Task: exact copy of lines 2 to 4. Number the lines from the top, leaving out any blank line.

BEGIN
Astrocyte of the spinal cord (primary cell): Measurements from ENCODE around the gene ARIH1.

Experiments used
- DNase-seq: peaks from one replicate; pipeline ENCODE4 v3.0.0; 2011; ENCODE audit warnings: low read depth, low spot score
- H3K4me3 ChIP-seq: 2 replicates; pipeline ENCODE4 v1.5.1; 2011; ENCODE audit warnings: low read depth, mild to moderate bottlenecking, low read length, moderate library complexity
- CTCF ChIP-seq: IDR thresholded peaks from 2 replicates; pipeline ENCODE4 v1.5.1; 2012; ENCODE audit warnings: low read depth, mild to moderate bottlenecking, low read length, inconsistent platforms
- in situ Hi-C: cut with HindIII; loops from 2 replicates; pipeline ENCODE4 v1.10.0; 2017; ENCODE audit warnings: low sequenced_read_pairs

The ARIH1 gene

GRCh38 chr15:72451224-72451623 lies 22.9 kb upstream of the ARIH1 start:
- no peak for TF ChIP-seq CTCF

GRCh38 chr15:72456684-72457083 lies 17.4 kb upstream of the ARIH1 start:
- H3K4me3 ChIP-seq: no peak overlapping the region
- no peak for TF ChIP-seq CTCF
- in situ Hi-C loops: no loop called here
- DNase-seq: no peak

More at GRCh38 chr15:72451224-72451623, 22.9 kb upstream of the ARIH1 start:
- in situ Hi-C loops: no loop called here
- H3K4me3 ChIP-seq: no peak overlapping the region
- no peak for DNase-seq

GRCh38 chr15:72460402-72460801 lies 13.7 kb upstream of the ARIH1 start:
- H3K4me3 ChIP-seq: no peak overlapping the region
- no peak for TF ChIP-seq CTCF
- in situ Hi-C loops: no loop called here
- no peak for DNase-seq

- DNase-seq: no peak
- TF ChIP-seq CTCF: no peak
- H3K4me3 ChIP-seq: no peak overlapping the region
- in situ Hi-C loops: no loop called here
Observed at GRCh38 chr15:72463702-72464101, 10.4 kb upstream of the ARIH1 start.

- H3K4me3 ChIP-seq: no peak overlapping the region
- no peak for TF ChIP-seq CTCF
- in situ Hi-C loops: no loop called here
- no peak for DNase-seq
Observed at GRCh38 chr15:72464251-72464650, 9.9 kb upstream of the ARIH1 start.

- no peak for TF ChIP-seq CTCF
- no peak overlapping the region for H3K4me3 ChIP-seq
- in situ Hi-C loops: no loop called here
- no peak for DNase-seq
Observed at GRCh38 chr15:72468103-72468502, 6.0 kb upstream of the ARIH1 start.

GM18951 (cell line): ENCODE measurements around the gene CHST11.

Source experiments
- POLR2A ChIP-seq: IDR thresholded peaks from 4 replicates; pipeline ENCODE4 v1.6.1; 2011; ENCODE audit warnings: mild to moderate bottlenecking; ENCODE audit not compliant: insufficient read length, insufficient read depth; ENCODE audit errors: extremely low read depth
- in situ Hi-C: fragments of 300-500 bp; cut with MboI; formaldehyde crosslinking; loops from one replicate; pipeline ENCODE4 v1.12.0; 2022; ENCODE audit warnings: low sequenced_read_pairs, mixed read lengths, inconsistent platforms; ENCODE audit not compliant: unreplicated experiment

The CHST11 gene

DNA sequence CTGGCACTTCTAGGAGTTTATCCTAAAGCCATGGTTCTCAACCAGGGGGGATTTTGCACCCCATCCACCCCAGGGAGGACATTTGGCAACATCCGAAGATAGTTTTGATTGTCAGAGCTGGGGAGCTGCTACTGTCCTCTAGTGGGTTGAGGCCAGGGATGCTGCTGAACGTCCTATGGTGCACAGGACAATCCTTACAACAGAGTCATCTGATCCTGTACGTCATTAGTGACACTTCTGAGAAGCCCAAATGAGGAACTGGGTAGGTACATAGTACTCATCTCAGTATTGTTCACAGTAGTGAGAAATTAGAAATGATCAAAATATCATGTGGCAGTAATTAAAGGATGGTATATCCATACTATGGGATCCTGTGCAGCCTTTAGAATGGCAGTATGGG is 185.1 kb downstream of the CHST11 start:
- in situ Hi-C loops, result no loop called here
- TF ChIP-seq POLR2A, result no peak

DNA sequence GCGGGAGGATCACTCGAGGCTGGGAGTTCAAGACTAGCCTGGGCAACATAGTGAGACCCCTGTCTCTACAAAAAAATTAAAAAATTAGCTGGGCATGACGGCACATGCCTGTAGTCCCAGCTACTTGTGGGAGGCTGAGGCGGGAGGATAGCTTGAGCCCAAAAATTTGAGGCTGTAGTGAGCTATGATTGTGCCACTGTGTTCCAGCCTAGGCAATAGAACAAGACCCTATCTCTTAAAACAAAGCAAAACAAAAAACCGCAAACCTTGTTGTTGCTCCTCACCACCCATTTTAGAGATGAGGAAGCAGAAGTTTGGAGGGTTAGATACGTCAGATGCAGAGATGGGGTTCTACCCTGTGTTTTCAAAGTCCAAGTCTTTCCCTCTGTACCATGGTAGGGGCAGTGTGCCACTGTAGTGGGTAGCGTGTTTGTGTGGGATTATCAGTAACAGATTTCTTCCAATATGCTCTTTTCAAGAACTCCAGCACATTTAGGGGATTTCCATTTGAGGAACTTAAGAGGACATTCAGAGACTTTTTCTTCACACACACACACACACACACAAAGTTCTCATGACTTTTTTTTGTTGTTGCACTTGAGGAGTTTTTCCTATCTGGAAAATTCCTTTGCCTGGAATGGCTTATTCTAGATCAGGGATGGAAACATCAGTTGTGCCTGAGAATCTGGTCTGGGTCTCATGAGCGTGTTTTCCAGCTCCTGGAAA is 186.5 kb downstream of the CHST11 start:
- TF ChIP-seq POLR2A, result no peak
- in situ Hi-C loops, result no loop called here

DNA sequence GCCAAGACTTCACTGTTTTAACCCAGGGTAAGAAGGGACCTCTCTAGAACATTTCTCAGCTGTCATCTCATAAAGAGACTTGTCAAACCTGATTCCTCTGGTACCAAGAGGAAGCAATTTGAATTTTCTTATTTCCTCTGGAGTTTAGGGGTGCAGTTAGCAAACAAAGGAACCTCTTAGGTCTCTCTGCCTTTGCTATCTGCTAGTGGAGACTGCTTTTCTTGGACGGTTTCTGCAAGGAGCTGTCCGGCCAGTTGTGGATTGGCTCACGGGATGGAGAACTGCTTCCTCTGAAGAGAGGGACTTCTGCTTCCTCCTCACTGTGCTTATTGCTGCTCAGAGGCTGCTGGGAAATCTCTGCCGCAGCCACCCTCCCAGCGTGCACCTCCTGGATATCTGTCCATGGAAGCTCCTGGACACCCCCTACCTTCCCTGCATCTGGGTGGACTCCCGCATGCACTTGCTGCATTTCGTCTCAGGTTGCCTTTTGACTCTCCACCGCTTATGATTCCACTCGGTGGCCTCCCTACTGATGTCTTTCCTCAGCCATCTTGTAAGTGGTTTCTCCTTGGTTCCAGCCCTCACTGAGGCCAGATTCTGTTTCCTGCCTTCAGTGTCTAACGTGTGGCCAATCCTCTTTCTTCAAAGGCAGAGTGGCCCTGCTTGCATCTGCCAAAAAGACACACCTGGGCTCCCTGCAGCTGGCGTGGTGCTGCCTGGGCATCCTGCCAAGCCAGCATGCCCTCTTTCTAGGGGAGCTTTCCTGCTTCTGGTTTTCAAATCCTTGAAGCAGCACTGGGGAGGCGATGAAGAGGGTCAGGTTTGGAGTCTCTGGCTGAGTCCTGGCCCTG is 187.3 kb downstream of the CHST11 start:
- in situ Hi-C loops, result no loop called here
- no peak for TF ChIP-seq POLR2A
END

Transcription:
Experiments used
- DNase-seq: peaks from one replicate; pipeline ENCODE4 v3.0.0; 2011; ENCODE audit warnings: low read depth, low spot score
- H3K4me3 ChIP-seq: 2 replicates; pipeline ENCODE4 v1.5.1; 2011; ENCODE audit warnings: low read depth, mild to moderate bottlenecking, low read length, moderate library complexity